Wednesday, October 16, 2019
photo by Lydia Stern

Game changers

Like the muffed punt in the fourth quarter of last Sunday night’s premier football game between the Broncos and Patriots, there sometimes occurs an event (or events) that change the course of a game and even the end result. Crested Butte currently is flirting with some game changers.

—Significant broadband improvements could be headed to the valley, with some government help. The county and the local municipalities have joined forces to partner with Region 10, a group of six Western Slope counties that collaborate on economic development projects to get faster, cheaper, more reliable broadband to our area. The state would ultimately foot a big part of the bill to get this “backbone” infrastructure to the area that in a few years could lower Internet costs dramatically while speeding up service and making it more reliable. It appears it would be the type of broadband that would give confidence to those who need it for their work to live here. It could change the social makeup of the valley. Game changer.

—Building a 38,000-square-foot building in the Town Park could be a game changer. The Crested Butte Center for the Arts gave a presentation to BOZAR a couple of weeks ago and its team made a strong case for a big building with a cool preliminary plan. The demand for more “art” space is growing as the community expands and the Center seems to have become the catch-all for the arts in the valley. Bringing together uses currently spread out all over town and putting them under one roof (or two) means that roof has to be big. If approved, it would change the scale to the entrance of Crested Butte and change the message people get when coming in. Let’s not even talk pavement for parking. Less green and more art is not necessarily a bad message but it is a different message in that spot.

Adding to that less green part of the equation is a part of the recently completed Parks and Rec master plan. Do not forget that the plan calls for another 14,000 square feet of concrete to be laid down next to the proposed Center for the Arts for a new skate park.

Personally, I am not a big fan of big buildings and more concrete in Crested Butte—especially in the most visible park space in town. It messes with the scale that is different from other resort communities and keeps us different. (I was always a fan of the “campus” approach including that vacant lot across from the Center on Sixth Street). But if the town is headed that way, and BOZAR members seemed surprisingly compliant to the idea, this Center design team has some good ideas on ways to make it more palatable.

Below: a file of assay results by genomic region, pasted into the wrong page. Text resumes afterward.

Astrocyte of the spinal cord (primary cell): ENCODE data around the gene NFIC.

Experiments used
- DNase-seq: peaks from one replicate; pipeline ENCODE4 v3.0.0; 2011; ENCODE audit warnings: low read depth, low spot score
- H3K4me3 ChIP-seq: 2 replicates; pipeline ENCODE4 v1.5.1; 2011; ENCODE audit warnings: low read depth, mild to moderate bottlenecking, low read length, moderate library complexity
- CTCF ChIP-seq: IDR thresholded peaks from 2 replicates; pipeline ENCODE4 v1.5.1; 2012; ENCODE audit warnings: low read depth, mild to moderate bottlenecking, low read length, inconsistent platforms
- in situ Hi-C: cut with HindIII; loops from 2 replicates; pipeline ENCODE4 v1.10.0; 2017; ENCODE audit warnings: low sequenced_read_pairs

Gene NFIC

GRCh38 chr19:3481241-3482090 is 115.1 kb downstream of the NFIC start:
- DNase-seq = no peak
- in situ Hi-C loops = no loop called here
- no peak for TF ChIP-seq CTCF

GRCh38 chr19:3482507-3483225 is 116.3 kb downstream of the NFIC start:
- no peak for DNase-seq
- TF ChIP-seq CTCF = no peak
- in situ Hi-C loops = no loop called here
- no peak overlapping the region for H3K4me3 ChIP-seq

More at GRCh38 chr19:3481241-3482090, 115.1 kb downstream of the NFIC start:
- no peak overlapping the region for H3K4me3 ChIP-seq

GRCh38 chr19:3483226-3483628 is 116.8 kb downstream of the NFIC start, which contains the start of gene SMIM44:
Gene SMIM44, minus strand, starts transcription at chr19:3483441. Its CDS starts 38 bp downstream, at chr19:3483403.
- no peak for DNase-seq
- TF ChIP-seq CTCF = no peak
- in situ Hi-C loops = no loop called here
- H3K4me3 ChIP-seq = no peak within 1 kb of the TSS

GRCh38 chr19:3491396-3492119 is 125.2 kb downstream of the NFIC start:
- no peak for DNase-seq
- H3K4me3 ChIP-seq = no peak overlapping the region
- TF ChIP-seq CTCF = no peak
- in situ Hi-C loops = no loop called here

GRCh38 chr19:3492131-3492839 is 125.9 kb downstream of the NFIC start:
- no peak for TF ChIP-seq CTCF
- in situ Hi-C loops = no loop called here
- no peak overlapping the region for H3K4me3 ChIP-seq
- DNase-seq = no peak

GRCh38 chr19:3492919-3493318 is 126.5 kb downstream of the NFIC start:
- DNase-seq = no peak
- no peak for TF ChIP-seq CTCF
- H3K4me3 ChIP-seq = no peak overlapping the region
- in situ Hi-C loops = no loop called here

—Talks appear in the works to secure a modern and long-term water treatment plant on Mt. Emmons. It doesn’t come through the company with the rights to the molybdenum deposit (U.S. Energy) that is on shaky financial ground at the moment, but rather Freeport McMoRan, a giant mining company that inherited some  responsibility through a purchase of another company several years ago. But Freeport has money, stability and apparently an understanding of the need to help address a legacy mining situation just west of Crested Butte. As part of the talks about the treatment plant, the overall mining situation could come into play and there is a chance at a final resolution to the mining threat that has loomed over the upper valley for decades. Game changer.

—Owners of the property just north of town across from the Gas Café are tweaking a new proposal for 19 homes on the 44 acres. Cypress Equities felt pretty pissed by the result of annexation negotiations with the town last year and are now focused on a county development. According to their position last month, they were not rushing to hook up the home sites to the Crested Butte wastewater treatment facility and so were likely to ask for 19 wells and septic systems. This week, it appears there has been some thaw in the relationship and the developers and the town are seeking a new partnership to work out some sort of arrangement to avoid septic systems and get something other than another standard 19-home suburbia in the mountains.

—The Crested Butte-Mt. Crested Butte Chamber of Commerce and the primary public marketing entity in Gunnison Valley, the Tourism Association, is not only hopping on board the fat bike train, but hoping for a place in the engine. Chamber director Dave Ochs is a biker and he looooooves himself some fat bike. TA executive director John Norton is a biker and he is tooling around on a carbon fatty this winter. They both like trails and they see an opportunity. They are the main push behind the Fat Bike World Championships in January and Ochs likes to emphasize Crested Butte is a “bike town.” They want to catch this wave in the first set and provide a new standard for Colorado mountain resort towns in what appears to be a growing fat market.

Incidentally, that fumbled punt on Sunday was recovered by the Denver Broncos and led to the New England Patriots’ first loss of the season. The guy who fumbled the punt, Chris Harper, was cut and out of a job the next day.

Game changers have consequences.

—Mark Reaman

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